What Is Intrinsic Motivation?
Intrinsic motivators urge us to engage in behavior or activities because of the personal satisfaction that comes from the activity itself. Often this is regardless of the outcome.
Going off the same example used above, if you are studying late simply because you love the subject and want to learn more, this is the result of being intrinsically motivated.
Basically, the task or activities themselves are rewarding enough to justify engagement. Studies have shown that when extrinsic motivators are added to an activity that is already intrinsically motivating, some of the original intrinsic motivation is diminished. This is called the overjustification effect.
Added Benefits of the Flow State
Csikszentmihalyi stumbled across the concept of the flow state when trying to understand what makes people happy and when people are the happiest. As it turns out, being intrinsically motivated and in the flow state are some of the happiest times of our lives.
The best thing about this brillant state is that it can be cultivated. Making flow a greater part of your life has other advantages beyond sheer happiness.
The mind works much faster when it is not being slogged through the regular distractions, urgencies, and tediousness. These can result from an imbalance between challenges and the skills needed to face them effectively. When the mind reaches the state of flow, these obstacles can be cleared in a single bound three at a time. This allows tasks and activities to be approached with ingenuity, innovation and creativity that can be hard to find otherwise.
Improved Future Performance
Nurturing and cultivating the state of flow is one of the most rewarding and satisfying pursuits one could hope for. Since reaching this zone requires a degree of mastery, cultivating flow requires improving skills and seeking greater challenges required for entering the state on new levels.
How to Cultivate the Flow State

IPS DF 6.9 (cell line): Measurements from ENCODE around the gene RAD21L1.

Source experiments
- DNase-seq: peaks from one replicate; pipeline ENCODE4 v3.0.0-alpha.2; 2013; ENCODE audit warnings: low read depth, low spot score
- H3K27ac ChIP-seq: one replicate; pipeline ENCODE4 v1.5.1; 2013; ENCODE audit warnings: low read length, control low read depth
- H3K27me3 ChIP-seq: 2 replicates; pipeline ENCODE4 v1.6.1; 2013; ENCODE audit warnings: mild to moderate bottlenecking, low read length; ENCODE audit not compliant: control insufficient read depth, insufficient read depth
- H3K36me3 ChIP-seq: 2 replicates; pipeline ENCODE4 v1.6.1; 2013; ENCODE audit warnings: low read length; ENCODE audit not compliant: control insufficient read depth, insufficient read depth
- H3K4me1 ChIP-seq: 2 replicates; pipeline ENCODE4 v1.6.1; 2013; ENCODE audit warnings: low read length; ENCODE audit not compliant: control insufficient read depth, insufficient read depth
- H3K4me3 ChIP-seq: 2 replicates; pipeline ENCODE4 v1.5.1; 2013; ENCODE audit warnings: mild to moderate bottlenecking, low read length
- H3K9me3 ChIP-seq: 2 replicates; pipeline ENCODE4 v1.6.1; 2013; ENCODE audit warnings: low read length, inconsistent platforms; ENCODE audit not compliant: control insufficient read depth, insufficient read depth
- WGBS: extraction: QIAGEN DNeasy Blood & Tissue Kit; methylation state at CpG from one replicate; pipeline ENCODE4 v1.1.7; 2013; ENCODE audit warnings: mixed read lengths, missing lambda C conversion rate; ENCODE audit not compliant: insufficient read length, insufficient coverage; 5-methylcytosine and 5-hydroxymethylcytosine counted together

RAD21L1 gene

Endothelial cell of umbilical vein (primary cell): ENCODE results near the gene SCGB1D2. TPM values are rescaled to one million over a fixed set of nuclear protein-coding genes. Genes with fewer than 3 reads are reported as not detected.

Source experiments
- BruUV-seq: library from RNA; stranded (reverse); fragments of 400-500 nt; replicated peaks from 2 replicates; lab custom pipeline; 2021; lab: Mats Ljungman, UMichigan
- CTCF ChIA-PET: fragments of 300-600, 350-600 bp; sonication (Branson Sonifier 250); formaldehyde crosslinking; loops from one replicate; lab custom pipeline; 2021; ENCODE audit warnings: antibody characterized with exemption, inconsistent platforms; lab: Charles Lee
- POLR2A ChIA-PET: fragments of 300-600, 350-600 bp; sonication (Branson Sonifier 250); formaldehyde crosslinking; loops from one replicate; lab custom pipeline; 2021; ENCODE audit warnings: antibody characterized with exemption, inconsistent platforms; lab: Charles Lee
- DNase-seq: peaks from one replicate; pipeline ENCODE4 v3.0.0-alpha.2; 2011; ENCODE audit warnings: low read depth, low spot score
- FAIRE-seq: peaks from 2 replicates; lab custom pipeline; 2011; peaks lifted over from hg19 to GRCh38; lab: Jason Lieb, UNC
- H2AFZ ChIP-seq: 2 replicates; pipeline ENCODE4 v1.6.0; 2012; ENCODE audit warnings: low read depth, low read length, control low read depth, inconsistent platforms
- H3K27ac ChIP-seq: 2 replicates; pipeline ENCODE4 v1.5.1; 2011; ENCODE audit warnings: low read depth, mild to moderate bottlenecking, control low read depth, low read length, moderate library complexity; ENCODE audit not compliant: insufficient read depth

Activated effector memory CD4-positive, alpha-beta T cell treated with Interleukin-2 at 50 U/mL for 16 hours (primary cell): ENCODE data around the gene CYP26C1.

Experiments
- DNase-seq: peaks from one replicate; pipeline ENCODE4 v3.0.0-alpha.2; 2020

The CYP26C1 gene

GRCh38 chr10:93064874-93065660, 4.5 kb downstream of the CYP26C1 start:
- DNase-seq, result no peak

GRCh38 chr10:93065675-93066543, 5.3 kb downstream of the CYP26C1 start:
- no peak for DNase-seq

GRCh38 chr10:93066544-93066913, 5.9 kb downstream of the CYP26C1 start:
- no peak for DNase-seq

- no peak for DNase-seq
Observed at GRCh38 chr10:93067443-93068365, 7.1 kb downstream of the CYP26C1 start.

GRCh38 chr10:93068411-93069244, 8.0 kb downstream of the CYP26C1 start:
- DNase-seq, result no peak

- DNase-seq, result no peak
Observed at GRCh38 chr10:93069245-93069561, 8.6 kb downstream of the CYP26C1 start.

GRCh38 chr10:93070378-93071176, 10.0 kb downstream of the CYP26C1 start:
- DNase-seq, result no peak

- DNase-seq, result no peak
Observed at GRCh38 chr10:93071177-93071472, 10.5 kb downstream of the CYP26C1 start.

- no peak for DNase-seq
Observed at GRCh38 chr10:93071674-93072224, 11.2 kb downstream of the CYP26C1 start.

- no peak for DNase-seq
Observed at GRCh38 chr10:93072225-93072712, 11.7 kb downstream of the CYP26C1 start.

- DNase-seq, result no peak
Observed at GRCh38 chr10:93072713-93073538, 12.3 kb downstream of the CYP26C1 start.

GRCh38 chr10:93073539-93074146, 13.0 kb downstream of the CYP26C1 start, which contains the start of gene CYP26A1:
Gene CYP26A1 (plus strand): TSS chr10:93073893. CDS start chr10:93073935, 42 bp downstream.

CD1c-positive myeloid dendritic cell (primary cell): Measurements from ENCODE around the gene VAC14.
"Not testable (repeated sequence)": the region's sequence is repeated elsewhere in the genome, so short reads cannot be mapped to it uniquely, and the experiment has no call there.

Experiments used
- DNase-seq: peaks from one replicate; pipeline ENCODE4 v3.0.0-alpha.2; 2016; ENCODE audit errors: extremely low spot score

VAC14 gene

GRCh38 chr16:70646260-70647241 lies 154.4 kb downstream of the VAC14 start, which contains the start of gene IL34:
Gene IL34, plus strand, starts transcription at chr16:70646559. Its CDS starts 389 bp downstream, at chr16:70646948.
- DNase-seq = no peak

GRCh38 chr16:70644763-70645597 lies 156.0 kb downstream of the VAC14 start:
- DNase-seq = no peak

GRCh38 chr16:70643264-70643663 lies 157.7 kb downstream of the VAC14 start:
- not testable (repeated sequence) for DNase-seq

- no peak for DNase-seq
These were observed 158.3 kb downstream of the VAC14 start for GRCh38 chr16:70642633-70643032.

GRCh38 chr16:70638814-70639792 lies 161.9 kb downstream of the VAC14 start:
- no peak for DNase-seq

The only way to enjoy the state of flow is to begin practicing it as often as you can. By applying some of the insight provided in the reading above, flow can be cultivated for pleasure and improved performance.
Find a Challenge
The most important part of flow is having a good balance between skills and challenges. Much of this revolves around the goals we set for ourselves, but most is about how dedicated and committed we are to the activity and why. Ask yourself why you are involved in the task and follow your intrinsic motivators.
Set Goals and Performance Indicators
Your tasks and activities will need to have clear goals and a process that is second nature to you. Remember, if the task is too easy or the goals too vague, you will get bored. If the challenge is too high, you won’t be able to relax into a comfortable and confident state.
Prepare to Focus Completely
Take a quick look around and make sure you won’t be distracted while achieving the state of flow. Make sure you have set aside plenty of time to begin your activity, build up to the state of flow, and ride the wave of improved cognitive performance for as long as possible. Too many disruptions can be as frustrating as a task beyond your capacity.
Through the work of Csikszentmihalyi we can better understand how to find fulfilment in work and daily lives. The state of flow is something that can be experienced by everyone and used to improve efforts, enhance performance, and live a happier life.
If you feel weary of extrinsic motivators pushing you around, consider a positive switch by getting in touch with your intrinsic motivators and begin enjoying your life.